The economy grew more sluggishly in the first three months of the year than the government first reported, as higher taxes on payrolls dampened consumer spending and held overall growth down to just a 1.8 percent annual rate.
Make no mistake about it: this is really grim. And to make matters worse, it's something we did to ourselves.
The Commerce Department had earlier estimated growth at 2.4 percent. Most economists expected that number to remain when the final revision came out Wednesday.
This follows an expansion of just 0.4 percent in the fourth quarter of last year.
The biggest source of the downward revision came from consumer spending. Government economists had estimated that consumer services consumption (excluding housing and utilities) would grow by 2.5 percent, instead it grew at just 0.7 percent.
That's stall speed for consumers. Far worse, in fact, than the 2.4 percent growth seen in the fourth quarter.
There were also downward revisions to nonresidential structures investment, equipment and software spending, and the change in inventories. Government spending shrunk by slightly less than expected, so the sequester spending cuts weren't as big of a deal as some predicted. Residential investment was up by far more than expected, 14.0 percent.
The main culprit behind the consumer pullback seems to be what Fed Chairman Ben Bernanke calls "fiscal headwinds." Specifically, the end of the payroll tax holiday left less money in the hands of consumers to spend. We taxed ourselves out of growth.
"The lower consumption estimate provides some indication that the impact from fiscal austerity may have been more than previously thought, and that the economy started the year on weaker footing than previous estimated," TD Securities analyst Millan Mulraine wrote in a note.
But don't entirely discount the federal spending cuts known as "sequester," which kicked in on March 1. Even though the sequester did not directly diminish government spending by as much as possible, its anticipated effects may have dampened investments.
Gross private investment was revised down to 7.4 percent growth from the estimate of 9.0 percent. Commercial investment fell 8.3 percent, compared with an estimated fall of just 3.5 percent. Business investment was revised down slightly lower to 4.1 percent from 4.6 percent. Those drops likely reflect a projected weakness in the economy going forward.
That growth could fall so low in a quarter in which the Federal Reserve was engaging in a new round of quantitative easing, buying $85 billion of bonds each month, might cast doubt on the effectiveness of the program. That would be bad news for stocks, which rose for the first four months of the year on the idea that QE could prop up a weak economy. (And have recently fallen after the Fed began to explain when it would pare back the program.)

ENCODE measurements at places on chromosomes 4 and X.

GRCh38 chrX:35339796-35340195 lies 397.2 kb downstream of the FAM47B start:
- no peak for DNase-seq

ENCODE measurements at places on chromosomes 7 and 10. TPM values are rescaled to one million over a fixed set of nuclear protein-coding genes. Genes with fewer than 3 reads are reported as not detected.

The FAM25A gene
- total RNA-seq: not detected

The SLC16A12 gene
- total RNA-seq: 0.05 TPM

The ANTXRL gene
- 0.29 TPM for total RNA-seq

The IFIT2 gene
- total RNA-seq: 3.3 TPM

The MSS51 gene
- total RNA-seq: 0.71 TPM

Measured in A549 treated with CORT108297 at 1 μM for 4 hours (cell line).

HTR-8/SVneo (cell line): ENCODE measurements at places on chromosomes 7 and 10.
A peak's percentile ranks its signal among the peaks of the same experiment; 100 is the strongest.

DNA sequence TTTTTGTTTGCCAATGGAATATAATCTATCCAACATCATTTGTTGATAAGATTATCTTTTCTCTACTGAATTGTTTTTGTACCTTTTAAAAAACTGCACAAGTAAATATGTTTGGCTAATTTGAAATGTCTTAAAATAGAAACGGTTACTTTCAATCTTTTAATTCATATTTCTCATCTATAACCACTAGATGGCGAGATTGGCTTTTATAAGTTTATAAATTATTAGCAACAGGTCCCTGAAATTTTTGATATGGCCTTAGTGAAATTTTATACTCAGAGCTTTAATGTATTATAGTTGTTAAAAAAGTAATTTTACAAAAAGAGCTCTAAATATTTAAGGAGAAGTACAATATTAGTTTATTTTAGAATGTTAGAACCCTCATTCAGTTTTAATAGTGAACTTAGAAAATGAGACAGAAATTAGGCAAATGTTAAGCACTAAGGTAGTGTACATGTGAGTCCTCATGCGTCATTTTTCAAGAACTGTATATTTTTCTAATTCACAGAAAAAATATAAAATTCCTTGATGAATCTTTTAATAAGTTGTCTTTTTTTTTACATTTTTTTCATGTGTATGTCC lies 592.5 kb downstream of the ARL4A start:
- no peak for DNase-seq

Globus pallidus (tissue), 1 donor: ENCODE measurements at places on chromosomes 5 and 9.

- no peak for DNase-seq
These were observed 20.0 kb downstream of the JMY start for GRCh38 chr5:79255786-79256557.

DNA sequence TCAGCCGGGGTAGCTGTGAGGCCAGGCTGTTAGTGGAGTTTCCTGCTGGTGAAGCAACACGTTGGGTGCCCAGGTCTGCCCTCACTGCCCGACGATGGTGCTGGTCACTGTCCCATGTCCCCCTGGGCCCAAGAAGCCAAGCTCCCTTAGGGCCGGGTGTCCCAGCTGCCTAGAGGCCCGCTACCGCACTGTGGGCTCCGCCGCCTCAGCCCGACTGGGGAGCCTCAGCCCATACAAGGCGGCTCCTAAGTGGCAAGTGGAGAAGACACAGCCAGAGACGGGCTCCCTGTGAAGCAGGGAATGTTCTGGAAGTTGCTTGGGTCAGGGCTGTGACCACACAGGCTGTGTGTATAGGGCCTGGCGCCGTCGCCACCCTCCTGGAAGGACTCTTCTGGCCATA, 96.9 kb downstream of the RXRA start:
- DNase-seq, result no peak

"'QE on' was a misguided speculative bubble in any case, as QE is, at best, a placebo, and in fact somewhat of a tax as it removes a bit of interest income," bond investor Warren Mosler said.
Mosler is a long-term critic of QE. He believes that because the interest paid on bonds the Fed buys under the program gets paid to the Fed instead of private bond holders, it acts as a tax on the private sector. The economic benefits are illusory, according to Mosler.
(Read More: Should the Fed Run Payroll Taxes?)
On the other hand, sluggishness in the economy could mean that expectations about the Fed tapering QE and raising rates get pushed back. Bernanke has stressed that decisions about policy changes would be dependent on economic data.
Wednesday's news about the first quarter, while backward looking, certainly casts doubt on whether the economy is strong enough to justify lower levels of bond purchases.
Not everyone buys that way of thinking, however. Some doubt that Wednesday's news will have any effect on the Fed's plan to reduce the bond-buying program.
"The Fed will presumably continue to maintain its primary focus on labor market data, so while this revision obviously will impact their thoughts at the margin, I highly doubt that it will be a game changer, especially since I am skeptical that policymakers are as data-dependent as they want to believe," Stephen Stanley of Pierpont Securities wrote in a note Wednesday morning.
—By CNBC's John Carney. Follow him on Twitter @Carney.